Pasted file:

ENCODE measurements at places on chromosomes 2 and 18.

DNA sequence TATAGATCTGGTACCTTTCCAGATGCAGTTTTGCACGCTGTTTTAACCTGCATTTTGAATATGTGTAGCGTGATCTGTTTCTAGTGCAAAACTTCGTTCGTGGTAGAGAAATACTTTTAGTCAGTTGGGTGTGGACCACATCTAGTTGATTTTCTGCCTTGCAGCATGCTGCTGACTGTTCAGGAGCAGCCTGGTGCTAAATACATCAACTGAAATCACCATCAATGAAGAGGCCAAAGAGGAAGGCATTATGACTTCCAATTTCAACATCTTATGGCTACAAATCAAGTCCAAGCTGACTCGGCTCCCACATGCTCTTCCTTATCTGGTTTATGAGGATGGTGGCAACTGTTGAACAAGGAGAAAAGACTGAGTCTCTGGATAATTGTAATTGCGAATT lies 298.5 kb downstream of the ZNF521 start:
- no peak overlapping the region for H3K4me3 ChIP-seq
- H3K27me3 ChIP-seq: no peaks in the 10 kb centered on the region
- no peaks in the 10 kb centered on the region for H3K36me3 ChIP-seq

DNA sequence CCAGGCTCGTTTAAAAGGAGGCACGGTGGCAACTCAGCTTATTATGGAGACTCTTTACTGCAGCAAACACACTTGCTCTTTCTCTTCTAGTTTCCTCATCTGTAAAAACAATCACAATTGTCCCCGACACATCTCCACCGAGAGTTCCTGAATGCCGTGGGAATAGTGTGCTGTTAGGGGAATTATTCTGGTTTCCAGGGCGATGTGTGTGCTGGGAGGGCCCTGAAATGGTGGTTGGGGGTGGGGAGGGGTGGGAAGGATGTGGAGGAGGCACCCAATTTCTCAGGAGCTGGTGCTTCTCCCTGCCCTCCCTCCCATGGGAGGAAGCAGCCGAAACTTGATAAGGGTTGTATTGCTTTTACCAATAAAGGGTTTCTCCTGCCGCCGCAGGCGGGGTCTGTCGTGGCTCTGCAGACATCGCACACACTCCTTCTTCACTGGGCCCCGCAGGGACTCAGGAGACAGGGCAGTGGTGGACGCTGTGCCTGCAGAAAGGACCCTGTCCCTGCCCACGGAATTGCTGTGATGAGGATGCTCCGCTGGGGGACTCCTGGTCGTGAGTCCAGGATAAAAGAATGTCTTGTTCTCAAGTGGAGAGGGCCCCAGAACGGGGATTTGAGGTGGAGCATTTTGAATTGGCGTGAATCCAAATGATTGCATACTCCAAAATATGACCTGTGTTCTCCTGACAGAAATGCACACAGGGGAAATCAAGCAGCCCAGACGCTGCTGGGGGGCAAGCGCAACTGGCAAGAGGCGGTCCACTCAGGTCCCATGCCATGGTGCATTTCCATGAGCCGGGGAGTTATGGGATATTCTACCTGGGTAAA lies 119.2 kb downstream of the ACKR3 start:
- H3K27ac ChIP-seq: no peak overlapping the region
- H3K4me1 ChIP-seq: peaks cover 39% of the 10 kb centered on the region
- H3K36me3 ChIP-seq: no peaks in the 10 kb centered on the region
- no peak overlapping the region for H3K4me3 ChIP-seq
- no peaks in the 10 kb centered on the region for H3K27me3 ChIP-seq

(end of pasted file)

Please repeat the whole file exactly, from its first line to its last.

ENCODE measurements at places on chromosomes 2 and 18.

DNA sequence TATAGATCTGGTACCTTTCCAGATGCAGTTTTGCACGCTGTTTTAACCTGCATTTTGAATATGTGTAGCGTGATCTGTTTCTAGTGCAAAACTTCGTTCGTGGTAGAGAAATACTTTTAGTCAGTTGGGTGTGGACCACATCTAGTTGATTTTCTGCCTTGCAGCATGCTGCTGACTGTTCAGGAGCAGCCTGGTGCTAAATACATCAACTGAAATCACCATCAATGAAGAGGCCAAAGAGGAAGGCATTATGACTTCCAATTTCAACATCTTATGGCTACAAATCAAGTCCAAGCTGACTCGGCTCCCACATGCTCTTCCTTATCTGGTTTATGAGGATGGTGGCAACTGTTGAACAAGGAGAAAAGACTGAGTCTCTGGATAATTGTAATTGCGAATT lies 298.5 kb downstream of the ZNF521 start:
- no peak overlapping the region for H3K4me3 ChIP-seq
- H3K27me3 ChIP-seq: no peaks in the 10 kb centered on the region
- no peaks in the 10 kb centered on the region for H3K36me3 ChIP-seq

DNA sequence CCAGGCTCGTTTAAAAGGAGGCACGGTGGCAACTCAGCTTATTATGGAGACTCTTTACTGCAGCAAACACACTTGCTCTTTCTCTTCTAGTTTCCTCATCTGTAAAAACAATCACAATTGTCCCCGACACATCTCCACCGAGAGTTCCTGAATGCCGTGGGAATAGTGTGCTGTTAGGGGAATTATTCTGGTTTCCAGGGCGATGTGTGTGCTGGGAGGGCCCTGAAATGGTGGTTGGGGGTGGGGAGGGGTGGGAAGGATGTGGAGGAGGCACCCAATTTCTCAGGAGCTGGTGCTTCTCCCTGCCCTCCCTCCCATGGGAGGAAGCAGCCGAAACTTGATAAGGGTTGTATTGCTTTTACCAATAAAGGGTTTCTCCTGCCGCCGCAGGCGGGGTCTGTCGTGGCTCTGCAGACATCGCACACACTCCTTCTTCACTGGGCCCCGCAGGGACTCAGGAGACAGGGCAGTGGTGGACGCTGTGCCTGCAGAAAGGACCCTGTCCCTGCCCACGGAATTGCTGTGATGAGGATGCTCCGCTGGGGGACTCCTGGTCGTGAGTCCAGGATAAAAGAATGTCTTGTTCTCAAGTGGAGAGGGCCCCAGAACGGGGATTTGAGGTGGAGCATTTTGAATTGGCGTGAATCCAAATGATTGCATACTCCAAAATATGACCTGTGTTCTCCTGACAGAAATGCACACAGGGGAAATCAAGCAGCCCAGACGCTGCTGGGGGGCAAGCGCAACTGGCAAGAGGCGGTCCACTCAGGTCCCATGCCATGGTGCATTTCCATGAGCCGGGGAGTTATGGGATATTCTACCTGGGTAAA lies 119.2 kb downstream of the ACKR3 start:
- H3K27ac ChIP-seq: no peak overlapping the region
- H3K4me1 ChIP-seq: peaks cover 39% of the 10 kb centered on the region
- H3K36me3 ChIP-seq: no peaks in the 10 kb centered on the region
- no peak overlapping the region for H3K4me3 ChIP-seq
- no peaks in the 10 kb centered on the region for H3K27me3 ChIP-seq